This blog was co-authored by Jennifer Trott, MPH, Lead Research Scientist, The George Washington University Milken Institute School of Public Health, Department of Health Policy and Management and Katherine Fritz, PhD, MPH, Vice President of Learning and Research, Missouri Foundation for Health.
While many Missourians see COVID-19 as a threat of the past, Black and Latino communities are still experiencing the lasting impacts of the pandemic. At the height of the pandemic, not only were Black and Latino people more likely to be infected, hospitalized, and die from the disease, they were also more susceptible to the socioeconomic impacts, including job loss, housing insecurity, and economic hardship. As in many other states, COVID-19 has revealed notable systemic inequities in our communities and the public health and health care infrastructures supporting them. Collectively, we’ve been charged with forging a new path that will promote the health of all communities and help Missouri achieve health equity. As we reflect on the third anniversary of this catastrophic event, we’re taking the opportunity to learn from the past as we continue to work toward strengthening and rebuilding our public health systems.
In the summer of 2020, Missouri Foundation for Health partnered with the George Washington University Milken Institute School of Public Health (GW) to assess Missouri’s public health preparedness and response capacities to the pandemic. Since then, we have released regional reports examining responses to the pandemic in the Southwest, Northeast, and St. Louis regions of the state, as well as a statewide report that provides key recommendations for improving Missouri’s public health system.
Now we are releasing a follow-up report that examines the challenges Black and Latino Missourians faced during the early months of the pandemic. The report, authored by GW researchers and consultant Holly Mead, highlights how inequities in response efforts hampered their reach and effectiveness, further exacerbating the pandemic’s impact on Black and Latino communities. This report provides leaders in public health, health care, social services, and government sectors with key lessons that will create stronger, more equitable systems of care by:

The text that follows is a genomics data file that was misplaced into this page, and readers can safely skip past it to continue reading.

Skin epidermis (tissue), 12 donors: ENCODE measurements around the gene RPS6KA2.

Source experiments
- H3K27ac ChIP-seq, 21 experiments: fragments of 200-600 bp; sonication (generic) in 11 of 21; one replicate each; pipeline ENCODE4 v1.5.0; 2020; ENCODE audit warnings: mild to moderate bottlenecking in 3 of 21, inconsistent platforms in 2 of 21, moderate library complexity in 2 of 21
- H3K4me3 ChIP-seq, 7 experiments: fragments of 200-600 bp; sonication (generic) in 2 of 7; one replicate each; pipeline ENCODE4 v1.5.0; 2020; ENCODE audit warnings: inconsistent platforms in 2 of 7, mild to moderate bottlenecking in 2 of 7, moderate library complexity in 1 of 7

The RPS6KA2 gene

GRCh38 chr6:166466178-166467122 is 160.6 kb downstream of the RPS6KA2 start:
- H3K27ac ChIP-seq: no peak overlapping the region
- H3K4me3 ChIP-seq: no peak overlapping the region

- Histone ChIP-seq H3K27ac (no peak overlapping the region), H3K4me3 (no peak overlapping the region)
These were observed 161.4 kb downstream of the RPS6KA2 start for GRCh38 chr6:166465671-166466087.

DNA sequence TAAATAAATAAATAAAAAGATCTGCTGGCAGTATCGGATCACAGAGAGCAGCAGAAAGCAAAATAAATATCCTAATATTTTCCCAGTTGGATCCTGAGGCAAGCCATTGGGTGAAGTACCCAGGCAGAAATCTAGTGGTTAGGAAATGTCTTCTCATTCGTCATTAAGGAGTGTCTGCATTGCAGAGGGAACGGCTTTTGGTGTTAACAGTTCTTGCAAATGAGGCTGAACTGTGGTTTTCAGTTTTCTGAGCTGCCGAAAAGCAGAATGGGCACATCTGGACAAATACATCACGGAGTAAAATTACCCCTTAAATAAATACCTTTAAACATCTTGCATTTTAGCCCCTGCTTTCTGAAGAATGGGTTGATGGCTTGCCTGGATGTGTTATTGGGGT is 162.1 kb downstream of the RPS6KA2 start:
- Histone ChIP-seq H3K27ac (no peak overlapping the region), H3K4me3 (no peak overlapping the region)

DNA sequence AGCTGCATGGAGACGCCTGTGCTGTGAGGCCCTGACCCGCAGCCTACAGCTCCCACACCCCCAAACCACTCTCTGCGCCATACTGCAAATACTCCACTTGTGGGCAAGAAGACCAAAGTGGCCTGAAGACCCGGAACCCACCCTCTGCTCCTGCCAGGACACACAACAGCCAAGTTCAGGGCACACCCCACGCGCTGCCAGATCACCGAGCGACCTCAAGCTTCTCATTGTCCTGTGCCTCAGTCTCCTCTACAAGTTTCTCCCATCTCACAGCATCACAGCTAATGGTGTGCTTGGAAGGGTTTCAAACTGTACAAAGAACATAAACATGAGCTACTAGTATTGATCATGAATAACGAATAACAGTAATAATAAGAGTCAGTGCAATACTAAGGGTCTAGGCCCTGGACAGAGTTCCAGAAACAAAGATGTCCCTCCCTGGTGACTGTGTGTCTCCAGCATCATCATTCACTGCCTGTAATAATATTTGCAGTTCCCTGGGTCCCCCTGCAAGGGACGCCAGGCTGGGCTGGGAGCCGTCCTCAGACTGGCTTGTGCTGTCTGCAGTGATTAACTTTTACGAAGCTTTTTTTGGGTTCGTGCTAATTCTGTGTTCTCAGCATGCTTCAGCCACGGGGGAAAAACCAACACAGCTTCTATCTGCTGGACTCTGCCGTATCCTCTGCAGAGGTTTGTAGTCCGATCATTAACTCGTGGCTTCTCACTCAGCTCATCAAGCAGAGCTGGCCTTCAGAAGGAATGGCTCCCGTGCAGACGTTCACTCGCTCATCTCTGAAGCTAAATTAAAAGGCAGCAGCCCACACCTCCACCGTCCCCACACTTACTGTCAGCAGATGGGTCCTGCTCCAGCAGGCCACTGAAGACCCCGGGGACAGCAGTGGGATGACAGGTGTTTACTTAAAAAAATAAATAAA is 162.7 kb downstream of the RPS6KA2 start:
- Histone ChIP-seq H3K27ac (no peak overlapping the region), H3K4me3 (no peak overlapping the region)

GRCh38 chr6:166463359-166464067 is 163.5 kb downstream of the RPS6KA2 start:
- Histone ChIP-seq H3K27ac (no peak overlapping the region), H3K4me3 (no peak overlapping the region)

- Increasing diversity among public health, health care, social service, and government decision-makers to improve awareness of the needs, preferences, and desires of Black and Latino community members
- Developing communication and outreach strategies that make public health and health care information and services accessible, affirming, and welcoming to Black and Latino community members
- Strengthening local partnerships among public health agencies, health care systems, and community groups to effectively reach and respectfully engage with Black and Latino community members
Although this report conveys the experiences of Black and Latino Missouri residents, its findings and recommendations may be relevant to many other states looking to rebuild community trust and engagement in the wake of the pandemic and within the context of health equity. In fact, many of the lessons of this report are echoed within the recent work and recommendations of The Commonwealth Fund Commission on a National Public Health System and other reports profiling a growing movement to modernize public health.
This report also comes at an opportune time for Missouri, as major investments are being made to improve and reimagine aspects of U.S. state and local public health systems. The American Rescue Plan Act is infusing one-time funding to systems to jump-start this effort. In November 2022, Strengthening U.S. Public Health Infrastructure, Workforce, and Data Systems grants from the CDC equipped the Missouri Department of Health and Senior Services with nearly $50 million in funds to make such investments – $24 million of which is going to the 114 local public health agencies in the state. Those funds are intended to support the development and growth of the public health workforce, strengthen foundational public health capabilities and an ailing infrastructure, and modernize data systems. An intentional, guiding principle of this grant is that all work must be in support of diversity and health equity.
Going forward we must ensure our public health systems are redesigned to serve every Missourian equitably. This means approaching future public health emergencies with modern data systems that nimbly track how marginalized populations are impacted, a workforce that truly reflects diverse communities, and multi-sector partnerships that effectively leverage community voice in decision-making and outreach. This will not come without additional resources and a renewed recognition of the critical role that public health efforts play not only in times of crisis but in our day-to-day lives. And most assuredly, a better, modern public health system will not emerge successfully from the aftermath of COVID-19 without community involvement and trust.